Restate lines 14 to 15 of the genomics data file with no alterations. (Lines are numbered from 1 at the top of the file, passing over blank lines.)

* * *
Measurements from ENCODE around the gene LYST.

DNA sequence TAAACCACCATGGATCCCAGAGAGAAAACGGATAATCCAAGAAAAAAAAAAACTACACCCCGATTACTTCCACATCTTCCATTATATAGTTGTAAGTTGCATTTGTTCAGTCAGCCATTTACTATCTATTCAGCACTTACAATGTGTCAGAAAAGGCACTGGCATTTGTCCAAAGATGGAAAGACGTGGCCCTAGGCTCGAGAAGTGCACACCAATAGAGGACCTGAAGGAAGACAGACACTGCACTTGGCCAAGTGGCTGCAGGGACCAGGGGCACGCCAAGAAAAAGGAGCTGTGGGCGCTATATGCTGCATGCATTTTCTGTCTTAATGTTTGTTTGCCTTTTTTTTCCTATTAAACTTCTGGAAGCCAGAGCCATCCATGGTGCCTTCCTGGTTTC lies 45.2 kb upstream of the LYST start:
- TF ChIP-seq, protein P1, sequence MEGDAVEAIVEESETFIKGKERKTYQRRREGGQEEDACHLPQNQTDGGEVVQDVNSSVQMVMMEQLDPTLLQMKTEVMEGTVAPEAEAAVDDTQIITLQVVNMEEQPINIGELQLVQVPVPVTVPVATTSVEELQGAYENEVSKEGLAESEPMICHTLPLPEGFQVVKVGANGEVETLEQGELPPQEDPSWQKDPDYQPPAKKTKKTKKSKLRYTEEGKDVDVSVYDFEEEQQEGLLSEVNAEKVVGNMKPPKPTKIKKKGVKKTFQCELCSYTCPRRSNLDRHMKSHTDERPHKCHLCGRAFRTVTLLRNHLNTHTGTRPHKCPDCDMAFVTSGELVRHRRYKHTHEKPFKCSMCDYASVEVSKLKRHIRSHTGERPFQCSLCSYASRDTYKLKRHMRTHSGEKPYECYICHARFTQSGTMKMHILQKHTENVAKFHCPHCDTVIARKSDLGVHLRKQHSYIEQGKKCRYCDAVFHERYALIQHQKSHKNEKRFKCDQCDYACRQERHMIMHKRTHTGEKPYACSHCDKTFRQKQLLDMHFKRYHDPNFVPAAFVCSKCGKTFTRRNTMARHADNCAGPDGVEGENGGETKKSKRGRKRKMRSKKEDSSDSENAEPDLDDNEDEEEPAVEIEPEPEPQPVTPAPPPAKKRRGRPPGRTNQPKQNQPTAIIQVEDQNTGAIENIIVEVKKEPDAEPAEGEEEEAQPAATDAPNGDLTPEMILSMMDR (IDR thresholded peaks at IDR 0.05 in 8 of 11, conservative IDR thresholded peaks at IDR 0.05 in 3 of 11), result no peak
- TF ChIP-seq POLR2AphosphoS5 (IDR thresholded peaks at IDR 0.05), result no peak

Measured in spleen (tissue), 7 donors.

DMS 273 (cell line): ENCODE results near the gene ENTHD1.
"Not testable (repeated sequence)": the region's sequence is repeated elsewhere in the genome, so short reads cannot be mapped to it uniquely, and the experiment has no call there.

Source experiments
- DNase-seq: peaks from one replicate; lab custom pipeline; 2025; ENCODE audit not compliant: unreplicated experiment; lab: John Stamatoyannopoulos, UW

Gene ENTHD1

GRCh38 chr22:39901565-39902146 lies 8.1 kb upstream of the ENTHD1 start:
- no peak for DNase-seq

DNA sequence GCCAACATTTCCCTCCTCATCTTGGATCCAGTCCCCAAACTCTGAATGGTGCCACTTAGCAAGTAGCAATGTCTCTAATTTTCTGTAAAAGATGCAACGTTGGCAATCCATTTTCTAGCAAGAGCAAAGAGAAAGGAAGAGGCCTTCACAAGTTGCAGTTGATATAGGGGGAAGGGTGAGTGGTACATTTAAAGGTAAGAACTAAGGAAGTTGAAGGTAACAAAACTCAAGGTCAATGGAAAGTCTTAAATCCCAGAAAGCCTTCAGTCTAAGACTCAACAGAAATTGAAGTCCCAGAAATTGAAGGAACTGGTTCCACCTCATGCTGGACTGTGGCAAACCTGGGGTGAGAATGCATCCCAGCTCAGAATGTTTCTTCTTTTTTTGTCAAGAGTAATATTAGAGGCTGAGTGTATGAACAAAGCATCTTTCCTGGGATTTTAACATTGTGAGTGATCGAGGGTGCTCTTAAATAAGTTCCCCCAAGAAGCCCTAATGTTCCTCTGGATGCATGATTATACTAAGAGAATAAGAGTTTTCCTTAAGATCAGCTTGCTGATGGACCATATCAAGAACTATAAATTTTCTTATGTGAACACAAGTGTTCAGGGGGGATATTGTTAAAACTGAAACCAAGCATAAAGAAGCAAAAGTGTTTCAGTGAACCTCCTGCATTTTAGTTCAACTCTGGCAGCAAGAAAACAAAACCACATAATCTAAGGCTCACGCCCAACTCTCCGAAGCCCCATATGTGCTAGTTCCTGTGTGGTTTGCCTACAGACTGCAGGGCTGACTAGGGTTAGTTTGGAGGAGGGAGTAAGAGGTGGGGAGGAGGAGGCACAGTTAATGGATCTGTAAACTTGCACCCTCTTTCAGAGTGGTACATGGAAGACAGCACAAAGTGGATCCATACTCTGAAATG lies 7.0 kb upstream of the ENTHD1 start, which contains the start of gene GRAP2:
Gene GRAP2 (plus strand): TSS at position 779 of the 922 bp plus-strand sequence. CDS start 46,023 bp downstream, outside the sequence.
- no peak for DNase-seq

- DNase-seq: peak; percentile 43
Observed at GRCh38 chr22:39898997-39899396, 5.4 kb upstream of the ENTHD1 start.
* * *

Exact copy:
Gene GRAP2 (plus strand): TSS at position 779 of the 922 bp plus-strand sequence. CDS start 46,023 bp downstream, outside the sequence.
- no peak for DNase-seq